Rangers at the bottom of Pointe Du Hoc during the D-Day Invasion at Normandy
Rangers at the bottom of Pointe Du Hoc during the D-Day Invasion at Normandy
The parachute landing during at Corregidor Island in the Philippines during World War II
The parachute landing during at Corregidor Island in the Philippines during World War II
Millett's bayonet charge at Hill 180 during the Korean War
Millett’s bayonet charge at Hill 180 during the Korean War
You walk through the landing at LZ X-Ray in the Ia Drang Valley during the Vietnam War
You walk through the landing at LZ X-Ray in the Ia Drang Valley during the Vietnam War
Walking through a night reconnaissance mission in Iraq
Walking through a night reconnaissance mission in Iraq

The museum has a huge collection of artifacts, weapons, equipment, vehicles, and memorabilia that covers the history of the US Army from the Revolutionary War to Iraq and Afghanistan. Many are things you just don’t get to see very often.

Porthole from the USS Maine; the Maine's explosion helped spark the Spanish-American War
Porthole from the USS Maine; the Maine’s explosion helped spark the Spanish-American War
Flags, weapons, and artifacts from the Philippine Insurrection
Flags, weapons, and artifacts from the Philippine Insurrection
A World War I Renault FT tank; it was found in a Kabul scrapyard and restored for display in the museum
A World War I Renault FT tank; it was found in a Kabul scrapyard and restored for display in the museum
An M-3 Stuart tank with a horse cavalryman alongside; I thought this an excellent display highlighting the transition from horse Cavalry to Armor
An M-3 Stuart tank with a horse cavalryman alongside; I thought this an excellent display highlighting the transition from horse Cavalry to Armor
An M-113 armored personnel carrier in use during the Vietnam War
An M-113 armored personnel carrier in use during the Vietnam War
The item on the right in this photo is one of Benito Mussolini's epaulets
The item on the right in this photo is one of Benito Mussolini’s epaulets
American flag handmade by US POWs during World War II
American flag handmade by US POWs during World War II
Hermann Goering's Marshal's baton
Hermann Goering’s Marshal’s baton
A bust of Adolf Hitler and a chunk of Hitler's marble table
A bust of Adolf Hitler and a chunk of Hitler’s marble table
Davy Crockett tactical nuclear recoilless gun. Perhaps one of the most insane weapons every devised
Davy Crockett tactical nuclear recoilless gun. Perhaps one of the most insane weapons every devised
Somali flag captured by 3/75 Rangers in Mogadishu; if you've read or watched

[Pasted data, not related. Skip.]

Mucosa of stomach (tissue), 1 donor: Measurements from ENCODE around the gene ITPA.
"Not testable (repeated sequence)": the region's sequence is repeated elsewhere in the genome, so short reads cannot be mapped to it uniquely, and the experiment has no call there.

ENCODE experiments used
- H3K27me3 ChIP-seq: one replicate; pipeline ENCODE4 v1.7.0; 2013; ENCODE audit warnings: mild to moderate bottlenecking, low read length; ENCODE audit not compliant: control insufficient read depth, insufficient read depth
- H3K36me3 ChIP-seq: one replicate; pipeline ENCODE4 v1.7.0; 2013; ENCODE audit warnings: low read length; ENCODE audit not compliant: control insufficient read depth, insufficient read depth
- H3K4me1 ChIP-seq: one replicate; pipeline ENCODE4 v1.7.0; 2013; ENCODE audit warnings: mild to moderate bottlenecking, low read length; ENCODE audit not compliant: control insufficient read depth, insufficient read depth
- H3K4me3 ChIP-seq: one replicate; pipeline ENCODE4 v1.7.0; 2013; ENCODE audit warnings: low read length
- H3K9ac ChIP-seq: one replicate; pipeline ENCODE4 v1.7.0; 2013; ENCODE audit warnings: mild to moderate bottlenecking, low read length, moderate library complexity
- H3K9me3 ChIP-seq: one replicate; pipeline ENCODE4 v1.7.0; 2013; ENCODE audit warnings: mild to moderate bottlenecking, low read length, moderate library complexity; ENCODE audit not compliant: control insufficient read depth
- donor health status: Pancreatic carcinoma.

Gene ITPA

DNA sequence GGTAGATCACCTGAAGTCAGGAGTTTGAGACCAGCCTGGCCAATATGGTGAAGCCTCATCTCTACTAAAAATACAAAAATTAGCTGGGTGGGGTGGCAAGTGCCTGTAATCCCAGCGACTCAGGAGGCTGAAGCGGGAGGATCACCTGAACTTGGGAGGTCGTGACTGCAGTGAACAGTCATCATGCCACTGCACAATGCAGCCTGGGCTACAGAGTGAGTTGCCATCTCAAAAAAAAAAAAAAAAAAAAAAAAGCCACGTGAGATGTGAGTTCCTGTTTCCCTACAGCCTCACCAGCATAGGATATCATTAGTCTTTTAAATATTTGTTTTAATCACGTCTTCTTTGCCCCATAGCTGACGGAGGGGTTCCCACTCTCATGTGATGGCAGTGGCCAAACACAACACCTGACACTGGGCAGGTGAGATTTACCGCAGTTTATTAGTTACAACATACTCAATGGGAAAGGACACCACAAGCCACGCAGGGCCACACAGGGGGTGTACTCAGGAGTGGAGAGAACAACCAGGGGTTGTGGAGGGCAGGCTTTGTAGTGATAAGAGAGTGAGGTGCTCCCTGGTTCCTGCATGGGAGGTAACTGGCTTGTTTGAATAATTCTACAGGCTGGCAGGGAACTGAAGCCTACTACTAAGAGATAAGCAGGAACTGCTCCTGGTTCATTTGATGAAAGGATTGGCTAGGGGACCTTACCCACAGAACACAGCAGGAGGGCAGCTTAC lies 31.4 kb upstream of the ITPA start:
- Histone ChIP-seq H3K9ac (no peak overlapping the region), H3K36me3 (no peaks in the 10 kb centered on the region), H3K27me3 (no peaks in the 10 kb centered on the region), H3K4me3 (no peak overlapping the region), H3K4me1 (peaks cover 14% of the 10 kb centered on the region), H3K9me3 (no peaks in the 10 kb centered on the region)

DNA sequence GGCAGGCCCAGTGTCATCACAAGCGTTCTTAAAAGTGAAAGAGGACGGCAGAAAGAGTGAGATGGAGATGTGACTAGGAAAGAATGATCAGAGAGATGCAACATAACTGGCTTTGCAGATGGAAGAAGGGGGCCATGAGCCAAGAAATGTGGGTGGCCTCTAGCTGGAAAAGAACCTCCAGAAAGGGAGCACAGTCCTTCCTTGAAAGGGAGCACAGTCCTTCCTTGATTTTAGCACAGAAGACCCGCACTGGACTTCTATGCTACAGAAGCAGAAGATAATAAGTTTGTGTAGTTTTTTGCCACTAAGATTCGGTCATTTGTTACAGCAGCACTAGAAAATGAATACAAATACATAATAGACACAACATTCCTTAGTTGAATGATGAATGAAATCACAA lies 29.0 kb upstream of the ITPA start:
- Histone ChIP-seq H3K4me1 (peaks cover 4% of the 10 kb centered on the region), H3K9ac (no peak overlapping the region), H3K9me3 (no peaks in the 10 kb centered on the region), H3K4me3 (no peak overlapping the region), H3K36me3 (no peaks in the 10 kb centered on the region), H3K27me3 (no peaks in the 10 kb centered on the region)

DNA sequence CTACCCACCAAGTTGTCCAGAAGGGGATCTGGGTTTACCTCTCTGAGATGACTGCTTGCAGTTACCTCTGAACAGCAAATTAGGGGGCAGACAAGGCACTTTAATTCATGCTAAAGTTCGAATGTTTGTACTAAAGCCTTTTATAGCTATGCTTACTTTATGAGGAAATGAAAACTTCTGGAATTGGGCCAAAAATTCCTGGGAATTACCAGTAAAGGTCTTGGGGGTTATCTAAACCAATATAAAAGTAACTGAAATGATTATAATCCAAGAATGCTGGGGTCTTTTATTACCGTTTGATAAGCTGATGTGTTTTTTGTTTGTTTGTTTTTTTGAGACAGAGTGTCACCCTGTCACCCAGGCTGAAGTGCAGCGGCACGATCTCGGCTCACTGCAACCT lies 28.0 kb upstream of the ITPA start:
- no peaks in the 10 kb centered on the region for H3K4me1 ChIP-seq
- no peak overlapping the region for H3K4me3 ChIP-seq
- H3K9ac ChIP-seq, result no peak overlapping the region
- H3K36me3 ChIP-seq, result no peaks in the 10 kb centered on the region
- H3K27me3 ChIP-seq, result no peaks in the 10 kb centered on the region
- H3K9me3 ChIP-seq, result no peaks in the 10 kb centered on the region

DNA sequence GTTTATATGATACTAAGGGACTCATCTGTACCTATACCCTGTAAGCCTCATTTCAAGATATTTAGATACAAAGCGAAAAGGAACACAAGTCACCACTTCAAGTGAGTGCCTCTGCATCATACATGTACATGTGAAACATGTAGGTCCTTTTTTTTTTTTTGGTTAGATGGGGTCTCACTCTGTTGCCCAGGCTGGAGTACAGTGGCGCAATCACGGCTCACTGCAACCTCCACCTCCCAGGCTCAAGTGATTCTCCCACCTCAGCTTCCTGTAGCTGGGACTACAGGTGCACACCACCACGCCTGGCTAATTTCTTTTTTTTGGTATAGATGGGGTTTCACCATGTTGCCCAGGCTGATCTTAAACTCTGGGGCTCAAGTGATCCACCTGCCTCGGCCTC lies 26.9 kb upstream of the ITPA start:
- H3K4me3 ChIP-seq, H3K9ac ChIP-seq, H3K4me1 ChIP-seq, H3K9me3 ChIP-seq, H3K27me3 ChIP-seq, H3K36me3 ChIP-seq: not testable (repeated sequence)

Somali flag captured by 3/75 Rangers in Mogadishu; if you’ve read or watched “Blackhawk Down,” you’ll recognize some of the names and callsigns on it
This display recreates a photo taken during the operation in which Saddam Hussein was captured
This display recreates a photo taken during the operation in which Saddam Hussein was captured

Behind the museum is a Walk of Honor that features memorials and monuments placed by and for various US Army Units. The most striking, emotional, and moving is “United in Sacrifice,” commissioned by the 25th Infantry Division Memorial Fund. It features soldiers from different wars of the modern era before the boots, rifle, and helmet of a fallen comrade. The detail and emotions in the facial expressions and postures of the soldiers is incredible. The way a soldier from history reaches out toward a soldier of today is striking. POW/MIA bracelets. dogtags, and flags placed on the rifle by visitors just magnify the impact of the memorial. Another favorite was a memorial to fallen snipers. If you visit the National Infantry Museum, the Walk of Honor is something you should not miss.

United in Sacrifice
United in Sacrifice
Flags, POW/MIA bracelets, and dogtags placed on United in Sacrifice by visitors
Flags, POW/MIA bracelets, and dogtags placed on United in Sacrifice by visitors
The detail and emotion of the soldiers in United in Sacrifice is incredible
The detail and emotion of the soldiers in United in Sacrifice is incredible
A soldier from history reaches out to a soldier of today
A soldier from history reaches out to a soldier of today
Memorial for fallen snipers
Memorial for fallen snipers

The National Infantry Museum is an outstanding museum. There is something for everyone, from someone who knows nothing about military history, who will learn much about the American Infantryman to the military history geek who will enjoy the massive number of displays. It’s worth the visit just for the opening “100 Yards” and it just gets better from there. It doesn’t just tell the story of the US Army Infantry though units and things, it tells the story through the stories of individuals – from the common Infantryman to the General Officers; you learn not just about the Infantry but about men and their deeds and courage. The quantity and quality of the displays and collection reminds me of the National Naval Aviation Museum in Pensacola and it compares favorably to it. For anyone interested in Military History, the National Infantry Museum is a must visit. I spent five hours walking through the exhibits and could have spent many more – I’m thrilled that this was on my choices for this year’s visits.